HUD Archives: News Releases

HUD No. 01-088
Further Information:
In the Washington, DC area: 202/708-0685
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For Release
September 27, 2001


WASHINGTON - The U.S. Department of Housing and Urban Development today awarded a $35 million grant to the King County Housing Authority that will be used to replace 569 deteriorated public housing units with new housing for 900 families.

In King County, the HOPE VI grant will be used to replace the Park Lake Homes public housing development and revitalize the surrounding community. In addition to the new public housing units, the redevelopment plan includes a Village Green concept that provides for a new community school, Head Start childcare facility, public library and an expanded community center.

"Across the country, we have seen HOPE VI developments transform aging public housing units into beautiful, thriving, mixed-income communities," said HUD Secretary, Mel Martinez. "HOPE VI is much more than building new homes, it is also about building lives. The people of Tukwila will see an impressive array of employment, mentoring and training programs aimed at turning public housing residents into community stakeholders."

King County was selected from a pool of 66 applications the agency received for the 2001 funding.

HUD will award more than $491 million this year in HOPE VI grants. The funds will be used to build or rehab more than 12,000 housing units and replace 8,000 older public housing units. Cities were competitively selected based upon the effectiveness of their public housing revitalization plans. HUD policy provides local housing authorities with the flexibility to develop revitalization plans that meet their own special needs.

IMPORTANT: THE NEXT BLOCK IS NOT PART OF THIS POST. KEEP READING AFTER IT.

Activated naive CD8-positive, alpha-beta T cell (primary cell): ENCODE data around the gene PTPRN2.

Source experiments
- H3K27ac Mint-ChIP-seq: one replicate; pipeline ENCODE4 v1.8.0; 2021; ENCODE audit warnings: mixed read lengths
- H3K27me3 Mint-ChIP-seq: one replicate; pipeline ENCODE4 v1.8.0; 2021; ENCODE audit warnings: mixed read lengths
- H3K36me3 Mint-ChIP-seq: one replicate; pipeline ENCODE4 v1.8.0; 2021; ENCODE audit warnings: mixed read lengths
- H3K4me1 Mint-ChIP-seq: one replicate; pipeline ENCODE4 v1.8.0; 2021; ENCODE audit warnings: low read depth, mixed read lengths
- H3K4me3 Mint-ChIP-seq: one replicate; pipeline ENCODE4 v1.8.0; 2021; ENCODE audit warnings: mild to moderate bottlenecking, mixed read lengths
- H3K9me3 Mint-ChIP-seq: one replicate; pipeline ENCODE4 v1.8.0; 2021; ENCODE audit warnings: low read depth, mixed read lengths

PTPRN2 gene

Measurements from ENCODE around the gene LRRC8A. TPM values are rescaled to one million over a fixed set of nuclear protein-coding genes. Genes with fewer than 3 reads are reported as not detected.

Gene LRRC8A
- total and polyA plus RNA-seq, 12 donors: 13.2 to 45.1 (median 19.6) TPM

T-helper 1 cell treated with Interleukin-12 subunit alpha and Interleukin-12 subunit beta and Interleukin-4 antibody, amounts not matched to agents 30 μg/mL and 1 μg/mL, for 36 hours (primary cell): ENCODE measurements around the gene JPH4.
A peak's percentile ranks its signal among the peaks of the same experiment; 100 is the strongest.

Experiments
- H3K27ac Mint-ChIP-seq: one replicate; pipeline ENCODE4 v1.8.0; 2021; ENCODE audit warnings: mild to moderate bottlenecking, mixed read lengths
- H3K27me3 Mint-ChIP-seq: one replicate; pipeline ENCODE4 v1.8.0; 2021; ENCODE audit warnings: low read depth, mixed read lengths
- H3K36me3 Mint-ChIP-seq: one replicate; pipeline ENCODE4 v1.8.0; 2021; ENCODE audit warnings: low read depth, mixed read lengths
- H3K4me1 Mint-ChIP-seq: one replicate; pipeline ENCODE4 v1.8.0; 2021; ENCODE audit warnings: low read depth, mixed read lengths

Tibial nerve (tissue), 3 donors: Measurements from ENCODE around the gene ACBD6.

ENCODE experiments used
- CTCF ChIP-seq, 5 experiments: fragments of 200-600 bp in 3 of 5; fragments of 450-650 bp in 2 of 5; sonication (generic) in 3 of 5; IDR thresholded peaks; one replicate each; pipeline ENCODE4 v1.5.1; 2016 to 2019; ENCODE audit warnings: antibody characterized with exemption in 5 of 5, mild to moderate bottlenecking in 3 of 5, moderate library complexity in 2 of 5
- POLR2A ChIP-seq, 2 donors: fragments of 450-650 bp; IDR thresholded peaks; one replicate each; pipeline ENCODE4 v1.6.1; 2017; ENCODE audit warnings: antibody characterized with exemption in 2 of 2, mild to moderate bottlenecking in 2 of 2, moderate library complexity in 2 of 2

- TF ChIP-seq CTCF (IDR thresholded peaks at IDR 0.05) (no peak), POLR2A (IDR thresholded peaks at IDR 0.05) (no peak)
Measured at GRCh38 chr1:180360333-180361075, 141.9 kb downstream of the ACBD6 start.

The HOPE VI program was created as a result of a report by the National Commission on Severely Distressed Public Housing, which found nearly 100,000 public housing units in the U.S. in need of revitalization. The HOPE VI grants, first awarded by HUD in 1993, have five objectives:

  • Improve public housing by replacing severely distressed public housing projects, such as high-rises and barracks-style apartments, with townhouses or garden-style apartments that blend aesthetically into the surrounding community.

  • Reduce concentrations of poverty by encouraging a mix of incomes among public housing residents and by encouraging working families to move into housing that is part of revitalized communities.

  • Provide support services, such as education and training programs, child care services, transportation and counseling to help public housing residents get and keep jobs.

  • Establish and enforce high standards of personal and community responsibility through explicit lease requirements.

  • Forge partnerships that involve public housing residents, state and local government officials, the private sector, non-profit groups and the community-at-large in planning and implementing new communities.

As part of today's award, HUD will pay temporary relocation costs for residents being displaced by the revitalization effort. Relocated residents who meet program requirements will be given the first opportunity to move back to the newly constructed units at the site. Those residents who choose not to return to public housing will be given vouchers to subsidize their rents in privately owned apartments. In addition, relocated residents receiving vouchers will be provided with the same job training and services offered to people living in replacement public housing.

Since 1993, HUD has awarded 149 HOPE VI grants to 90 cities. The program's $4 billion in awards has leveraged more than $6.7 billion in public and private funds.




Content Archived: March 26, 2010